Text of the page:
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July 2, 2019

Can PPP-PML-N correct historic wrong?


July 2, 2019

The PML-N and the PPP have a history of ‘distrust’ which could not be removed despite signing historic ‘Charter of Democracy’.

Both have not learnt any lesson as they still play ‘hide and seek’ making Opposition task much difficult for launching any movement against the government of Prime Minister Imran Khan, who has emerged as a strong challenger for both.

Now can the new leadership learn from the mistakes and blunders of the past at a time when their parties’ top leaders face political exit at least from the electoral politics. Historically, if the PML-N was used by late Gen Zia, who brought Sharifs into politics to damage the PPP, the other was used by Gen Pervez Musharraf, when the PPP gave conditional support to him after Oct 12, 1999 coup and welcomed the ouster of the PML-N government.

In 2006, both late Benazir Bhutto and Nawaz Sharif finally realised how they have been used by the then Establishment against each other and pledged not to repeat past mistakes before they signed CoD. Unfortunately this commitment did not last even a year when Musharraf in a bid to prolong his rule reached out to Benazir Bhutto, who accepted National Reconciliation Order, and ditched his ‘King’s Party’ (PML-Q).

The NRO also could not last as Benazir decided to return home for general elections against the advice and subsequent threat to her life in case she did not accept his proposal not to return before elections. This also paved way for Nawaz Sharif to return before 2010, though under 2000 ‘deal’ he was suppose to remain out of politics for 10 years.

After BB’s assassination, the relationship between Asif Ali Zardari and Nawaz Sharif remained that of love, hate but the democratic system continued and for the first time led to the smooth transfer of power. Three general elections were held since 2008, in accordance with the spirit of CoD.

But the two parties still don’t trust each other even when PML-N leader Nawaz Sharif not only disqualified but also facing seven years imprisonment and former president Asif Ali Zardari facing some serious corruption cases and if convicted could be disqualified too.

This has brought extra burden on the new leadership of both the parties ie Bilawal Bhutto Zardari and Maryam Nawaz. On the one hand they have to look for way forward and on the other side rising crises within their parties which may seal political fate of their elders.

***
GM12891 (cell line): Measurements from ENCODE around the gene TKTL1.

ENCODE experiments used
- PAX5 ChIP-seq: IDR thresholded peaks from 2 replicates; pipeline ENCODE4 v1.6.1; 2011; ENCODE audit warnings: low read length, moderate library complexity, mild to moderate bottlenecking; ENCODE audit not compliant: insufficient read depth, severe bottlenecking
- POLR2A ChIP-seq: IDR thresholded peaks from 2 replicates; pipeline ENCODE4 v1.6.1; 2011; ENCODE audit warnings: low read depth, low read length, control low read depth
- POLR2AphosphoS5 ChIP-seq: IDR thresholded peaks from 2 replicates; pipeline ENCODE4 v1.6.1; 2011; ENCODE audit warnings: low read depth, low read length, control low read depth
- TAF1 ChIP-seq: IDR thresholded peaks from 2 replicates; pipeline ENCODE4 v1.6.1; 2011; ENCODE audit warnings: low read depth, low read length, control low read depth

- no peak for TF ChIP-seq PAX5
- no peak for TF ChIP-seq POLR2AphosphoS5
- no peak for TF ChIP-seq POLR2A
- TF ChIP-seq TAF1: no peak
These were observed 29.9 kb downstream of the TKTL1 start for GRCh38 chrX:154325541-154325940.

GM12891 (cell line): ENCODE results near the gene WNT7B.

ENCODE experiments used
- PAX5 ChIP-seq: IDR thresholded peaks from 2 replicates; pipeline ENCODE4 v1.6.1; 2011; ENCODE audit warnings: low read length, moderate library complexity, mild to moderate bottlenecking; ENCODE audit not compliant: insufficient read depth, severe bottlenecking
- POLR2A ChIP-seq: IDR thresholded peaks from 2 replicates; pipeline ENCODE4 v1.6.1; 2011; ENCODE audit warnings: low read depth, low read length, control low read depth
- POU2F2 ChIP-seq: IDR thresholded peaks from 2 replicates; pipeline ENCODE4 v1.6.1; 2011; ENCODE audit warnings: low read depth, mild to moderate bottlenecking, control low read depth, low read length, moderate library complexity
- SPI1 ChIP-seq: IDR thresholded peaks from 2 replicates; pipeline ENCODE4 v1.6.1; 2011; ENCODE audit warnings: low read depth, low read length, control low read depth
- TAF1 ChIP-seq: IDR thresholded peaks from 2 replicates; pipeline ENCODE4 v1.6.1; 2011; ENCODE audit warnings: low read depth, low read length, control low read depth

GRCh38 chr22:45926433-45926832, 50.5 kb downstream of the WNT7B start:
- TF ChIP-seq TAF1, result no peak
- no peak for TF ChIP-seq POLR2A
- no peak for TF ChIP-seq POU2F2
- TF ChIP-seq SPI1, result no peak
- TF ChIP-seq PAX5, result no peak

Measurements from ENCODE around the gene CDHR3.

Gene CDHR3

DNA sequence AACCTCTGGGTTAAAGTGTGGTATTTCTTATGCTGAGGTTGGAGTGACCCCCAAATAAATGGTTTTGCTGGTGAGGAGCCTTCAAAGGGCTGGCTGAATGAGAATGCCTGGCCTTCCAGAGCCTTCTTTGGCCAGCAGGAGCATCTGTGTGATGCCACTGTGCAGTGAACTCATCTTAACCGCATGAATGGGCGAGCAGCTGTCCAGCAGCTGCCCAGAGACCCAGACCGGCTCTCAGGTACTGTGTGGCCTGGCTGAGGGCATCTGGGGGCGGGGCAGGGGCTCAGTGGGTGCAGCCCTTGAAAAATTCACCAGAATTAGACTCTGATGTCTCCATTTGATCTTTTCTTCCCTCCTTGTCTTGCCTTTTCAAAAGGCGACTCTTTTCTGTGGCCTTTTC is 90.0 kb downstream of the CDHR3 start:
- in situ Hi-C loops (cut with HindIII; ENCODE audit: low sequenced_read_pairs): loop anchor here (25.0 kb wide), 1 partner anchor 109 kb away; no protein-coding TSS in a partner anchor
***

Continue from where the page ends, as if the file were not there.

The decision to change Senate Chairman Sadiq Sanjrani could be just symbolic but a confession that the earlier decision and move of Zardari to side with the PTI against the PML-N could be the reaction to what the latter did to his friends in Sindh in 2015 like the arrest of Dr Asim Hussain but in longer term it hurts the PPP as well.

Therefore, unlike in 2006, politics today is far more challenging for the new leadership of the two parties than in the past. There is no military dictatorship in the country at the moment and despite fragile democracy and weak democratic institutions, country now has third civilian government since 2008. Whether they called Imran Khan ‘selected’ he has emerged as strong challenger for them as his politics revolved around ‘misrule of the past’.

In a country like Pakistan, where general elections always been questioned, the assemblies are generally ‘selected’ and not truly ‘elected’ and subsequently we have ‘selected governments’.

History is the best judge and CoD itself reflects how governments in Pakistan were overthrown and political leadership allowed space to the establishment. But can PPP Chairman Bilawal Bhutto Zardari and PML-N Vice President Maryam Nawaz make a ‘way forward’ in the presence of the leaders of the past like Asif Ali Zardari, Nawaz Sharif and Shahbaz Sharif, who still have key role in decision making.

Fresh attempts have started to break the PML-N as the PTI struggles to make inroads in Punjab on its own and the developments in the last few days like meeting of some PML-N MPAs with the premier clearly indicates the return of politics of the 90s.

So it is time for the PPP and the PML-N new leadership to revisit their decline and ‘correct the historic wrong’ committed by them in their respective way. Had CoD been implemented in letter and spirit we would have a strong National Accountability Bureau, political leadership would not have been engaged with the establishment on decision making on matters other than ‘national security’ and we could have a strong and independent Election Commission of Pakistan.

These are some of the failures of the PPP and PML-N and clear violation of CoD. But some positive steps have also been taken in the last 10 years which includes smooth transfer of power from one government to another, allowed governments to complete their full term in office, former president Zardari’s decision to hand over all presidential powers to the parliament, 18th Amendment and not to allow third party to intervene.

In 2014, the then Opposition particularly the PPP stood behind the PML-N government. Similarly, about a week ago the PPP Chairman Bilawal Bhutto rejected the proposal to dislodge the PTI government and go all out against the government even at the cost of any martial law. You can take too many ‘U-turns’ and survive but you can’t afford to make many historic mistakes and in the process damage the system. One has to wait and see how far they can ‘correct their historic wrong’.

The writer is a senior columnist and analyst of Geo, The News and Jang.

Twitter: @MazharAbbasGEO

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